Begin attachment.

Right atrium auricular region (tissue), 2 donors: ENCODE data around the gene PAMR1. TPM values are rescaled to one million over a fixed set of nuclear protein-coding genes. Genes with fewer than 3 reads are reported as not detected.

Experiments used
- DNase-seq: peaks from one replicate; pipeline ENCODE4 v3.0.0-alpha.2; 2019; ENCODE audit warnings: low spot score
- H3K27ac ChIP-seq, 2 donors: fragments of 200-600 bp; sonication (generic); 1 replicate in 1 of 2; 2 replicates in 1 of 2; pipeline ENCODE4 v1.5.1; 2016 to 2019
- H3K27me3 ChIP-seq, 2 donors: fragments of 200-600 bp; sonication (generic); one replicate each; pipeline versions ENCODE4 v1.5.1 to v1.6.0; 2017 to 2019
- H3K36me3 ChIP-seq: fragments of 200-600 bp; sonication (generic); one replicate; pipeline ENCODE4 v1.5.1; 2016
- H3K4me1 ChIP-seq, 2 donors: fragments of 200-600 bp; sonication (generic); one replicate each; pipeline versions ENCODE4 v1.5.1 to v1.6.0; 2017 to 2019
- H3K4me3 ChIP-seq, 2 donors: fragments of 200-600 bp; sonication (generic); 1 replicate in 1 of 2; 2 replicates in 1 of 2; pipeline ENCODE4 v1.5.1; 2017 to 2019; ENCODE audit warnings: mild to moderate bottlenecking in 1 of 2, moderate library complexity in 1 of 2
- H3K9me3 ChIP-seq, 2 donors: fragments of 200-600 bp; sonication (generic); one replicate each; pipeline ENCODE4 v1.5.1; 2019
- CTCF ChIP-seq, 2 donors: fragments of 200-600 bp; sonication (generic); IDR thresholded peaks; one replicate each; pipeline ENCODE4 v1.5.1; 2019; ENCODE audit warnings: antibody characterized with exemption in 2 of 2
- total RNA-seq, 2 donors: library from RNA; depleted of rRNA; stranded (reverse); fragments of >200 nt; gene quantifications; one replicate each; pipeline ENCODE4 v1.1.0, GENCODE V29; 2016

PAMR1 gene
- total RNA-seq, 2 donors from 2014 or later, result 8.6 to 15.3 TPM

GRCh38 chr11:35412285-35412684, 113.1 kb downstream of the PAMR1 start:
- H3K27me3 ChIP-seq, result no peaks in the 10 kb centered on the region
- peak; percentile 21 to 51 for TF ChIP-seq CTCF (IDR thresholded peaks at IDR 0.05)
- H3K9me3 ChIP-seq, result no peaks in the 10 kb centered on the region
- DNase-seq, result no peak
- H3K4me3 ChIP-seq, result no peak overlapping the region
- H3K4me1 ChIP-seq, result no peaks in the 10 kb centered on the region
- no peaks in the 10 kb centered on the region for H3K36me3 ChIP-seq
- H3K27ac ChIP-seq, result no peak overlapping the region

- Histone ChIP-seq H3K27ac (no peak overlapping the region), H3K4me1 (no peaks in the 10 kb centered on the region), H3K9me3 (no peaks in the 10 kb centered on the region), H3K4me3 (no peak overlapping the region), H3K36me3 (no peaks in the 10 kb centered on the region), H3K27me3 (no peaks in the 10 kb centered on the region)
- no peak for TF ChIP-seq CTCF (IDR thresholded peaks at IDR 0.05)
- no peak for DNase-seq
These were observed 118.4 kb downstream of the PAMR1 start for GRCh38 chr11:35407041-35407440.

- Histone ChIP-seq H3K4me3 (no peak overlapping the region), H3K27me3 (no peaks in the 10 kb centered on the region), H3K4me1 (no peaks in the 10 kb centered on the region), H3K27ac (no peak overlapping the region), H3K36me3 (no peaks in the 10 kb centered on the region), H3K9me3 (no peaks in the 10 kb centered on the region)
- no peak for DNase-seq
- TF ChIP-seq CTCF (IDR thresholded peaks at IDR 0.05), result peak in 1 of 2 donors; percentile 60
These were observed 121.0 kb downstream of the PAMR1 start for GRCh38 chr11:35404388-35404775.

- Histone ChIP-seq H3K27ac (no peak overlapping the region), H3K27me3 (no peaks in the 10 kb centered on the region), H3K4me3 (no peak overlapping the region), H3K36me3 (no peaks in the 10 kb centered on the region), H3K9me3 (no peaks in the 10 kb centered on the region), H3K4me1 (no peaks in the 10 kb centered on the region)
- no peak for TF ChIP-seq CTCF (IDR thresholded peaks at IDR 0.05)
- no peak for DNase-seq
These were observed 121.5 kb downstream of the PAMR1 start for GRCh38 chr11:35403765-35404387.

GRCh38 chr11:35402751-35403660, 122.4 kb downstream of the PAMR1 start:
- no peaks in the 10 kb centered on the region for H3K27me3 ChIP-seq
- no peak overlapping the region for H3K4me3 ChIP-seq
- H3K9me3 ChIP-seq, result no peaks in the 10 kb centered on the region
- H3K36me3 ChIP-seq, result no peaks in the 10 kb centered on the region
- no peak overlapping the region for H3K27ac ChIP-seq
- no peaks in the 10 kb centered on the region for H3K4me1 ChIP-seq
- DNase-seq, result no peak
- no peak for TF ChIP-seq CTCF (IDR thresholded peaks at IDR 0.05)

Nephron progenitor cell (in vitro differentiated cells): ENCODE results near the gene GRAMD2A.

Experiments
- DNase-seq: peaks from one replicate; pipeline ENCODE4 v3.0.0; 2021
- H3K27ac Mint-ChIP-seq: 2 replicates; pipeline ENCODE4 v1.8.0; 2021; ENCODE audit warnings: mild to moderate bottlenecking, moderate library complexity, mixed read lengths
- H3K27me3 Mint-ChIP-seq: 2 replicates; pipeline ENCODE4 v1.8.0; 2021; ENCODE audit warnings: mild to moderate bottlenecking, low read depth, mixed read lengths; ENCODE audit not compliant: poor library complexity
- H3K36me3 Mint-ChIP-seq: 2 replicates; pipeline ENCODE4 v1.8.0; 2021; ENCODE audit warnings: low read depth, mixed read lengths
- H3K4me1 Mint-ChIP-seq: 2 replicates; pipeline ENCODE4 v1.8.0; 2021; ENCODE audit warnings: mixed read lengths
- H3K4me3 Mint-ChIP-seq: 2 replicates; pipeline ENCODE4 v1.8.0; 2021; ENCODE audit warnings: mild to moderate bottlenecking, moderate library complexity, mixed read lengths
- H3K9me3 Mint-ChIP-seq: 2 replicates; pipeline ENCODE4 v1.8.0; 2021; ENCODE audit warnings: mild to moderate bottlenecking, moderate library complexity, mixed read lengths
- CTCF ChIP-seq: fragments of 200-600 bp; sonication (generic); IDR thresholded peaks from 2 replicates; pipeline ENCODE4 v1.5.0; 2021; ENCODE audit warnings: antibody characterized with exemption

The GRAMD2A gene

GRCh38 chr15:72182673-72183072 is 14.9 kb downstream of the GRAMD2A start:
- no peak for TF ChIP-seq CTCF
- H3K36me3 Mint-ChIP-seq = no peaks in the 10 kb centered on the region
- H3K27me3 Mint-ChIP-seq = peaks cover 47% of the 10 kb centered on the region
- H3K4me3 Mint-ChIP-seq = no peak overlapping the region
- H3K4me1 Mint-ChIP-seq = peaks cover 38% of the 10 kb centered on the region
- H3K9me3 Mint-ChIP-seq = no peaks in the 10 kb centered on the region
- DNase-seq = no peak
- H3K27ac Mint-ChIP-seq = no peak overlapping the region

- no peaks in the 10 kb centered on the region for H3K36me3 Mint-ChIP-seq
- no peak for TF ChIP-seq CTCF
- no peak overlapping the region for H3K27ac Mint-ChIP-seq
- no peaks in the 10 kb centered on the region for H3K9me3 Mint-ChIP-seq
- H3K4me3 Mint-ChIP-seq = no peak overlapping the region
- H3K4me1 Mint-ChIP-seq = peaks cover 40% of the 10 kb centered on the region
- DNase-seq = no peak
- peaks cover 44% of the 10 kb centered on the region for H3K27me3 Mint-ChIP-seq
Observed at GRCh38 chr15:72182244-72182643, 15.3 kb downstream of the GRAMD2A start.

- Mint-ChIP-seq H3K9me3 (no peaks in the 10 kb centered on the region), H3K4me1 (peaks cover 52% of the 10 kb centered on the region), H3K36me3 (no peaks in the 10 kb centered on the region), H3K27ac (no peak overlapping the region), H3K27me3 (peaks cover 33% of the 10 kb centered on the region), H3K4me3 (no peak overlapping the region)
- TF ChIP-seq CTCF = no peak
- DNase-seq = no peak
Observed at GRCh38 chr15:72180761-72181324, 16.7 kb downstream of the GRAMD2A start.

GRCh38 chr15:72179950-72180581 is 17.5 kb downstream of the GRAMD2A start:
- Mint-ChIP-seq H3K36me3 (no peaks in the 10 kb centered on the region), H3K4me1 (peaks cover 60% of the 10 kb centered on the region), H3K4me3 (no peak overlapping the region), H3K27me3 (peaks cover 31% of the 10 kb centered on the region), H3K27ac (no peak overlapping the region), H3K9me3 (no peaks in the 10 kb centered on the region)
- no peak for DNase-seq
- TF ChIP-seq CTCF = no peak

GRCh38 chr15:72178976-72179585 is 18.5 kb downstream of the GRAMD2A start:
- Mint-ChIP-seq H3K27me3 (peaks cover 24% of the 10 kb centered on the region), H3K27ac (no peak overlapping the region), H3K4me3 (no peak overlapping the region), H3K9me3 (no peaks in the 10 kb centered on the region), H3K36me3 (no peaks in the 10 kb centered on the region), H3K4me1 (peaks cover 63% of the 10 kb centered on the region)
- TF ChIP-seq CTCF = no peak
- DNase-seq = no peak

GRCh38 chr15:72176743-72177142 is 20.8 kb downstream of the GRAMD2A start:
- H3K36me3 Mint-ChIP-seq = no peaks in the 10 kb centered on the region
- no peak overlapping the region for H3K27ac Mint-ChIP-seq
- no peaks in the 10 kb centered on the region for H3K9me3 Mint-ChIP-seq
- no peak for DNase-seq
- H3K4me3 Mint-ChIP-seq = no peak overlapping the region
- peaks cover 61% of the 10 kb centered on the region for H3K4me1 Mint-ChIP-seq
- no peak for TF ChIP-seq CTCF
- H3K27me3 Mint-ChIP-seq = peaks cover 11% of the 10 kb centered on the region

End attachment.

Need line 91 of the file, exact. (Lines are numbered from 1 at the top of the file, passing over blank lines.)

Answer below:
- peaks cover 61% of the 10 kb centered on the region for H3K4me1 Mint-ChIP-seq